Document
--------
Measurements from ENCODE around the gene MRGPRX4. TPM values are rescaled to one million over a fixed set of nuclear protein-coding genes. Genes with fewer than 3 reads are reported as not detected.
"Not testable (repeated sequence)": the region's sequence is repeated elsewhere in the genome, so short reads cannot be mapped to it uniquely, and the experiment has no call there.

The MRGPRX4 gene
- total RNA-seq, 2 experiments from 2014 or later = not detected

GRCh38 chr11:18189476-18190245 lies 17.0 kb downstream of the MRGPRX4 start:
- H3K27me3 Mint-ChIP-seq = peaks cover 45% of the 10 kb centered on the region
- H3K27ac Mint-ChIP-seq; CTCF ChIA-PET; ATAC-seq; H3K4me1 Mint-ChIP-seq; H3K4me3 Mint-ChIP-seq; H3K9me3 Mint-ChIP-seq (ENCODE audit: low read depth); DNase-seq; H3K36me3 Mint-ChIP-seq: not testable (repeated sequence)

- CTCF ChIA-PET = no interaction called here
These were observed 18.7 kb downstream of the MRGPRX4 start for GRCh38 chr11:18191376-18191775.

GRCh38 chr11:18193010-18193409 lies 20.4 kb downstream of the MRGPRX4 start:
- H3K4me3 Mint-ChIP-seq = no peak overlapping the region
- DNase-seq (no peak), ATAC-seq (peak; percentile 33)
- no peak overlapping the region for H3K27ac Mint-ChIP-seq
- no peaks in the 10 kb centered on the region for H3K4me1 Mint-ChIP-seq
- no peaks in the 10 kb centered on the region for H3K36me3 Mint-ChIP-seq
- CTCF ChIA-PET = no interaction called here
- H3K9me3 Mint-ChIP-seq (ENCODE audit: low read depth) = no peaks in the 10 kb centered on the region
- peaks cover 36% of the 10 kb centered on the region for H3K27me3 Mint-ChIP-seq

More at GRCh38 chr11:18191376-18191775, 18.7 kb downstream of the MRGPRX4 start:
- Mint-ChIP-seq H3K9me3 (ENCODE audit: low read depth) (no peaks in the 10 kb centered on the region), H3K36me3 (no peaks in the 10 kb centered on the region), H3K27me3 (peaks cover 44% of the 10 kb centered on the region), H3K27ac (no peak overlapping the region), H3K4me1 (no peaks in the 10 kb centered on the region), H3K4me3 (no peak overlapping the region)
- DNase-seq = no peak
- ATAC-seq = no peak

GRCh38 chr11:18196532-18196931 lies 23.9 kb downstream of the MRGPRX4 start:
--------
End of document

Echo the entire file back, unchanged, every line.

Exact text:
Measurements from ENCODE around the gene MRGPRX4. TPM values are rescaled to one million over a fixed set of nuclear protein-coding genes. Genes with fewer than 3 reads are reported as not detected.
"Not testable (repeated sequence)": the region's sequence is repeated elsewhere in the genome, so short reads cannot be mapped to it uniquely, and the experiment has no call there.

The MRGPRX4 gene
- total RNA-seq, 2 experiments from 2014 or later = not detected

GRCh38 chr11:18189476-18190245 lies 17.0 kb downstream of the MRGPRX4 start:
- H3K27me3 Mint-ChIP-seq = peaks cover 45% of the 10 kb centered on the region
- H3K27ac Mint-ChIP-seq; CTCF ChIA-PET; ATAC-seq; H3K4me1 Mint-ChIP-seq; H3K4me3 Mint-ChIP-seq; H3K9me3 Mint-ChIP-seq (ENCODE audit: low read depth); DNase-seq; H3K36me3 Mint-ChIP-seq: not testable (repeated sequence)

- CTCF ChIA-PET = no interaction called here
These were observed 18.7 kb downstream of the MRGPRX4 start for GRCh38 chr11:18191376-18191775.

GRCh38 chr11:18193010-18193409 lies 20.4 kb downstream of the MRGPRX4 start:
- H3K4me3 Mint-ChIP-seq = no peak overlapping the region
- DNase-seq (no peak), ATAC-seq (peak; percentile 33)
- no peak overlapping the region for H3K27ac Mint-ChIP-seq
- no peaks in the 10 kb centered on the region for H3K4me1 Mint-ChIP-seq
- no peaks in the 10 kb centered on the region for H3K36me3 Mint-ChIP-seq
- CTCF ChIA-PET = no interaction called here
- H3K9me3 Mint-ChIP-seq (ENCODE audit: low read depth) = no peaks in the 10 kb centered on the region
- peaks cover 36% of the 10 kb centered on the region for H3K27me3 Mint-ChIP-seq

More at GRCh38 chr11:18191376-18191775, 18.7 kb downstream of the MRGPRX4 start:
- Mint-ChIP-seq H3K9me3 (ENCODE audit: low read depth) (no peaks in the 10 kb centered on the region), H3K36me3 (no peaks in the 10 kb centered on the region), H3K27me3 (peaks cover 44% of the 10 kb centered on the region), H3K27ac (no peak overlapping the region), H3K4me1 (no peaks in the 10 kb centered on the region), H3K4me3 (no peak overlapping the region)
- DNase-seq = no peak
- ATAC-seq = no peak

GRCh38 chr11:18196532-18196931 lies 23.9 kb downstream of the MRGPRX4 start: